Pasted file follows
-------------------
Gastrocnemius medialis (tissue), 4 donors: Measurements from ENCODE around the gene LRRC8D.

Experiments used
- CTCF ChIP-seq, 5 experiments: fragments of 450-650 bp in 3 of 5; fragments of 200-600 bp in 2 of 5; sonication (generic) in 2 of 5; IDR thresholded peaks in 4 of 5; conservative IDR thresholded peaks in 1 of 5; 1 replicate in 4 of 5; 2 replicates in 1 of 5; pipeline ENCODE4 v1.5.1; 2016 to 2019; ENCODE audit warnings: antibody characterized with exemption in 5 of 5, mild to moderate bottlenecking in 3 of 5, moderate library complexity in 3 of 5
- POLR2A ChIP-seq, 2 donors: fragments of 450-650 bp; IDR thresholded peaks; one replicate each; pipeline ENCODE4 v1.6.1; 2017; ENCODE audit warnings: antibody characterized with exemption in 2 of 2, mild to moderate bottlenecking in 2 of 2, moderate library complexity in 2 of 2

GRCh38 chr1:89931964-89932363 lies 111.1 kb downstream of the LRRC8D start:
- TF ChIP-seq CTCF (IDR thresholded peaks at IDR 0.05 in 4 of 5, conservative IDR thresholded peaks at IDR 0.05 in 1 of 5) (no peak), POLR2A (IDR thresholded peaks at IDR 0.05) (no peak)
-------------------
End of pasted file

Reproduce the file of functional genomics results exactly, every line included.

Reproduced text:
Gastrocnemius medialis (tissue), 4 donors: Measurements from ENCODE around the gene LRRC8D.

Experiments used
- CTCF ChIP-seq, 5 experiments: fragments of 450-650 bp in 3 of 5; fragments of 200-600 bp in 2 of 5; sonication (generic) in 2 of 5; IDR thresholded peaks in 4 of 5; conservative IDR thresholded peaks in 1 of 5; 1 replicate in 4 of 5; 2 replicates in 1 of 5; pipeline ENCODE4 v1.5.1; 2016 to 2019; ENCODE audit warnings: antibody characterized with exemption in 5 of 5, mild to moderate bottlenecking in 3 of 5, moderate library complexity in 3 of 5
- POLR2A ChIP-seq, 2 donors: fragments of 450-650 bp; IDR thresholded peaks; one replicate each; pipeline ENCODE4 v1.6.1; 2017; ENCODE audit warnings: antibody characterized with exemption in 2 of 2, mild to moderate bottlenecking in 2 of 2, moderate library complexity in 2 of 2

GRCh38 chr1:89931964-89932363 lies 111.1 kb downstream of the LRRC8D start:
- TF ChIP-seq CTCF (IDR thresholded peaks at IDR 0.05 in 4 of 5, conservative IDR thresholded peaks at IDR 0.05 in 1 of 5) (no peak), POLR2A (IDR thresholded peaks at IDR 0.05) (no peak)